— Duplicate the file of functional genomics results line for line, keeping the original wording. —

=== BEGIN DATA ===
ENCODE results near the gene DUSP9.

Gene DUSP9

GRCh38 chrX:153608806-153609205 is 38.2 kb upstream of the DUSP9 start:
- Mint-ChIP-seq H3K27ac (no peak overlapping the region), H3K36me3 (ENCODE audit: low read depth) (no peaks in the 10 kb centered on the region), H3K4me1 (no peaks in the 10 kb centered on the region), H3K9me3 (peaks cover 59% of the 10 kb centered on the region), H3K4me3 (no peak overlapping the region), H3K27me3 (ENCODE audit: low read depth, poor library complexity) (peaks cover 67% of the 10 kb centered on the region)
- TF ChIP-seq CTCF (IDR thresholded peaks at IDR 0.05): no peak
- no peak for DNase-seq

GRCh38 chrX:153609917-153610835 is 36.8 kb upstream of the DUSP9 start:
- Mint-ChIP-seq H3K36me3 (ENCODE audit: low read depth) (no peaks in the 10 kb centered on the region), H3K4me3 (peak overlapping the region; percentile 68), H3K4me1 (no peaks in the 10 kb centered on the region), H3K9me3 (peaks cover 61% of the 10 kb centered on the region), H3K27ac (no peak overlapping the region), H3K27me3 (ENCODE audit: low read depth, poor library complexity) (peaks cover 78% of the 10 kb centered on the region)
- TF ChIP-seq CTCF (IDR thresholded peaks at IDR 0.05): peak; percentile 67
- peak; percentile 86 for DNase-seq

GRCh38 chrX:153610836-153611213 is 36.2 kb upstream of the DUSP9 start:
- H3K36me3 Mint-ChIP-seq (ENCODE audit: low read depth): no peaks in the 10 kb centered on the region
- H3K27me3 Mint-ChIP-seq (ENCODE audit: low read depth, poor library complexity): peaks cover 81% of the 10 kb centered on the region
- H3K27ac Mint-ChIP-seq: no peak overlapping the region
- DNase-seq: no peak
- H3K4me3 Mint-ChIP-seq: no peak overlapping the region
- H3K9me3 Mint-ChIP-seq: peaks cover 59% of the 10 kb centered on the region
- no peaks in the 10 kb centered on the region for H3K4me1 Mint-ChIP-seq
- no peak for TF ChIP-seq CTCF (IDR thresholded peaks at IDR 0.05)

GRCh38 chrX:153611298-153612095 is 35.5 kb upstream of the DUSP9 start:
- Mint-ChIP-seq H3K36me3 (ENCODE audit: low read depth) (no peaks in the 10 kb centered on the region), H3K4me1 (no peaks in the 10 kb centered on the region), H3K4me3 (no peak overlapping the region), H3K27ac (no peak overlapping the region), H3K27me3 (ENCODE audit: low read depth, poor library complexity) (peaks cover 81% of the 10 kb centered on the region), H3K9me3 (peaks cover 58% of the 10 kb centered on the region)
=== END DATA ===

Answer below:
ENCODE results near the gene DUSP9.

Gene DUSP9

GRCh38 chrX:153608806-153609205 is 38.2 kb upstream of the DUSP9 start:
- Mint-ChIP-seq H3K27ac (no peak overlapping the region), H3K36me3 (ENCODE audit: low read depth) (no peaks in the 10 kb centered on the region), H3K4me1 (no peaks in the 10 kb centered on the region), H3K9me3 (peaks cover 59% of the 10 kb centered on the region), H3K4me3 (no peak overlapping the region), H3K27me3 (ENCODE audit: low read depth, poor library complexity) (peaks cover 67% of the 10 kb centered on the region)
- TF ChIP-seq CTCF (IDR thresholded peaks at IDR 0.05): no peak
- no peak for DNase-seq

GRCh38 chrX:153609917-153610835 is 36.8 kb upstream of the DUSP9 start:
- Mint-ChIP-seq H3K36me3 (ENCODE audit: low read depth) (no peaks in the 10 kb centered on the region), H3K4me3 (peak overlapping the region; percentile 68), H3K4me1 (no peaks in the 10 kb centered on the region), H3K9me3 (peaks cover 61% of the 10 kb centered on the region), H3K27ac (no peak overlapping the region), H3K27me3 (ENCODE audit: low read depth, poor library complexity) (peaks cover 78% of the 10 kb centered on the region)
- TF ChIP-seq CTCF (IDR thresholded peaks at IDR 0.05): peak; percentile 67
- peak; percentile 86 for DNase-seq

GRCh38 chrX:153610836-153611213 is 36.2 kb upstream of the DUSP9 start:
- H3K36me3 Mint-ChIP-seq (ENCODE audit: low read depth): no peaks in the 10 kb centered on the region
- H3K27me3 Mint-ChIP-seq (ENCODE audit: low read depth, poor library complexity): peaks cover 81% of the 10 kb centered on the region
- H3K27ac Mint-ChIP-seq: no peak overlapping the region
- DNase-seq: no peak
- H3K4me3 Mint-ChIP-seq: no peak overlapping the region
- H3K9me3 Mint-ChIP-seq: peaks cover 59% of the 10 kb centered on the region
- no peaks in the 10 kb centered on the region for H3K4me1 Mint-ChIP-seq
- no peak for TF ChIP-seq CTCF (IDR thresholded peaks at IDR 0.05)

GRCh38 chrX:153611298-153612095 is 35.5 kb upstream of the DUSP9 start:
- Mint-ChIP-seq H3K36me3 (ENCODE audit: low read depth) (no peaks in the 10 kb centered on the region), H3K4me1 (no peaks in the 10 kb centered on the region), H3K4me3 (no peak overlapping the region), H3K27ac (no peak overlapping the region), H3K27me3 (ENCODE audit: low read depth, poor library complexity) (peaks cover 81% of the 10 kb centered on the region), H3K9me3 (peaks cover 58% of the 10 kb centered on the region)